Music News

Published on February 3rd, 2017 | by Alan Cross

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Random Music News for Friday, February 3, 2017

On this day in 1972, a blizzard started in Iran. When it ended seven days later, more than 4,000 people were dead, making it the deadliest snowstorm in history. And now in music news…

  1. This should be a very good summer for Canadian festival acts. Here’s why. [Hint: Sesquicentennial.]
  2. It could be a rough year for Muslim musicians who had plans to tour the US.
  3. Yes, the El Mocambo, Toronto’s iconic music venue, will reopen–eventually. It’s just that renovations are taking a lot longer than expected. It should be ready to go by sometime this summer.
  4. Meanwhile, the people trying to bring back Hugh’s Room have set up a GoFundMe page. They want to raise $90,000 by the end of July.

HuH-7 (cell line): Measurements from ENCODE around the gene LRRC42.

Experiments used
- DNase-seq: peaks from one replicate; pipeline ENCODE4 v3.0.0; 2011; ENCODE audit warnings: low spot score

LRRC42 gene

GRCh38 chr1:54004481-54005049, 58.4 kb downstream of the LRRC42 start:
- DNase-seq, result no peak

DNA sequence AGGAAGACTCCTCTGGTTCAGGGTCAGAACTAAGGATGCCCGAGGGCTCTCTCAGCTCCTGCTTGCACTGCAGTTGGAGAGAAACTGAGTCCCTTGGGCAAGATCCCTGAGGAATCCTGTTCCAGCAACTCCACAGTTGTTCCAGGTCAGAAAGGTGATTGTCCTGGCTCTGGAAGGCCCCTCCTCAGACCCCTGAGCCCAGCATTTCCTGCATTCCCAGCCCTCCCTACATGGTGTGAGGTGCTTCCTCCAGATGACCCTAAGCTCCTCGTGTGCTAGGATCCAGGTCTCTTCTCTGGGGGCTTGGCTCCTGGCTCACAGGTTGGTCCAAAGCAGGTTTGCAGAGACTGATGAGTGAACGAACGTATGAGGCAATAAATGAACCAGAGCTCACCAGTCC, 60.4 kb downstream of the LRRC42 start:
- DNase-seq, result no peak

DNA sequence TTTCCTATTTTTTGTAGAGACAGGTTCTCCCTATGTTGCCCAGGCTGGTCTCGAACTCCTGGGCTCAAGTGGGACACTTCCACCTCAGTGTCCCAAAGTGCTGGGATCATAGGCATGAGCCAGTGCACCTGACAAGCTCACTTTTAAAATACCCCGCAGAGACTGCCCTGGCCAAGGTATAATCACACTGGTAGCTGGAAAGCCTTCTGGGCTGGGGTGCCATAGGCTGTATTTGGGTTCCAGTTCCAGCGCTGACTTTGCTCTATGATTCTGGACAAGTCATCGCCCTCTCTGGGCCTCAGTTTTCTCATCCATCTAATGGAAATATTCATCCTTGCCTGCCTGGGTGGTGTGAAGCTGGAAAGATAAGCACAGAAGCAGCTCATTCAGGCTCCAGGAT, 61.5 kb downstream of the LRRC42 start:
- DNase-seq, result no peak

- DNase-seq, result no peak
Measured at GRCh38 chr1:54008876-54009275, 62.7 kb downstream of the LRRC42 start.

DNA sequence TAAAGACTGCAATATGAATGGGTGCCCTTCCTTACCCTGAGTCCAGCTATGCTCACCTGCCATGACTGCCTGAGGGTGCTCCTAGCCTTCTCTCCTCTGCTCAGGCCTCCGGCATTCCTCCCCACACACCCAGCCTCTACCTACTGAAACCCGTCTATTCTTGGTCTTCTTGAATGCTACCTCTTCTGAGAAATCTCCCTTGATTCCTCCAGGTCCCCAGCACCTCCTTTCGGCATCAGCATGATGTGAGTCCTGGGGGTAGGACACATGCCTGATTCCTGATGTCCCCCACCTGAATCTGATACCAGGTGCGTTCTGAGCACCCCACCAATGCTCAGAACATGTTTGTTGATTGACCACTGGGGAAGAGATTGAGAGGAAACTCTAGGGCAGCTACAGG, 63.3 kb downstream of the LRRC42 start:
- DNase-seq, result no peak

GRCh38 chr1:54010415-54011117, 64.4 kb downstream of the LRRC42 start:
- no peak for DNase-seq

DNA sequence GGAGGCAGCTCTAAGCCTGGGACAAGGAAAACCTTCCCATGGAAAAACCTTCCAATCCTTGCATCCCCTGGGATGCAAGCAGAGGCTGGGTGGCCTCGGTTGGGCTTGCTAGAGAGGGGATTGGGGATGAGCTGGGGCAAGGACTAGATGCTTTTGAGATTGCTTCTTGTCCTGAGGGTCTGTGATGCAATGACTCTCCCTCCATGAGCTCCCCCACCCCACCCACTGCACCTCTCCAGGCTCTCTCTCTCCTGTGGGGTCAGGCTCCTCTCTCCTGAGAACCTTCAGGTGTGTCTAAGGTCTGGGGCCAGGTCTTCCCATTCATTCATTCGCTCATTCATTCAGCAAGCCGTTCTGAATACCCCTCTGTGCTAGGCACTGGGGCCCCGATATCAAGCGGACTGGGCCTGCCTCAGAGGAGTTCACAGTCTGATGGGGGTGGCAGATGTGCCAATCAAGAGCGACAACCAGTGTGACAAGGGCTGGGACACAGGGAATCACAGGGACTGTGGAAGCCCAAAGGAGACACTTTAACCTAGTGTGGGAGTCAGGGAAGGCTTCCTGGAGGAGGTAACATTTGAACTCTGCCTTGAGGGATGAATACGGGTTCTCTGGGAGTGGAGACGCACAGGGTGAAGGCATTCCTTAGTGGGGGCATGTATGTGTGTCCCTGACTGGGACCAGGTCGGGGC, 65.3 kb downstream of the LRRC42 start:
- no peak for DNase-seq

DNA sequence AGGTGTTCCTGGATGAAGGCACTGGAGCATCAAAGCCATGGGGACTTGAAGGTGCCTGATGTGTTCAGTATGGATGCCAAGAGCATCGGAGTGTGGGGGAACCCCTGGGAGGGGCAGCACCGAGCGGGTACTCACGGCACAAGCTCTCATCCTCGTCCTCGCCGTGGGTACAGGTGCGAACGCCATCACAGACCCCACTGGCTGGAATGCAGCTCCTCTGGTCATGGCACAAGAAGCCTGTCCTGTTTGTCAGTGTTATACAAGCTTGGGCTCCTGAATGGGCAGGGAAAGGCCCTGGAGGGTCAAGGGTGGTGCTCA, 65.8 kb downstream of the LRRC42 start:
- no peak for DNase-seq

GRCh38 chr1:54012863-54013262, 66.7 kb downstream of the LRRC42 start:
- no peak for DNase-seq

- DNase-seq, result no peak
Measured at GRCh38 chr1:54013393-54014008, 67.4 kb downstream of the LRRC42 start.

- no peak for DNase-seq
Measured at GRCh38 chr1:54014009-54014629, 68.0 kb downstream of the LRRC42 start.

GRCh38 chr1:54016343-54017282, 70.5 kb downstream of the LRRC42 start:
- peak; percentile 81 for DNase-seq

5. And on a related note about Toronto venues, here’s why DIY music spaces are so important.
  6. Are live gigs too quiet these days? At least one guy thinks so.
  7. Why it’s risky to call a latte with five shots of espresso a “Tupac.”
  8. Here’s an interesting breakdown of how Sony music made its money in 2016.
  9. Samantha Bee vs. Donald Trump, round…whatever.
  10. Coldplay has thrown its support behind a charity that helps refugees and immigrants.
  11. Drake pulled off a nice rescue with Travis Scott.
  12. Happy 50th, Sire Records! Seymour Stein’s label was/is home to everyone from Focus to the Pretenders to the Smiths.
  13. Josie and the Pussycats are back!
  14. U2 cabaret. Ouch.
  15. Hate ticket resellers? This story won’t help.
  16. Apple has nearly a quarter billion dollars cash. How should they spend it to rule the music industry?
  17. Should Facebook buy Spotify?



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About the Author

is an internationally known broadcaster, interviewer, writer, consultant, blogger and speaker.

In his 30+ years in the music business, Alan has interviewed the biggest names in rock, from David Bowie and U2 to Pearl Jam and the Foo Fighters. He’s also known as a musicologist and documentarian through programs like The Ongoing History of New Music.


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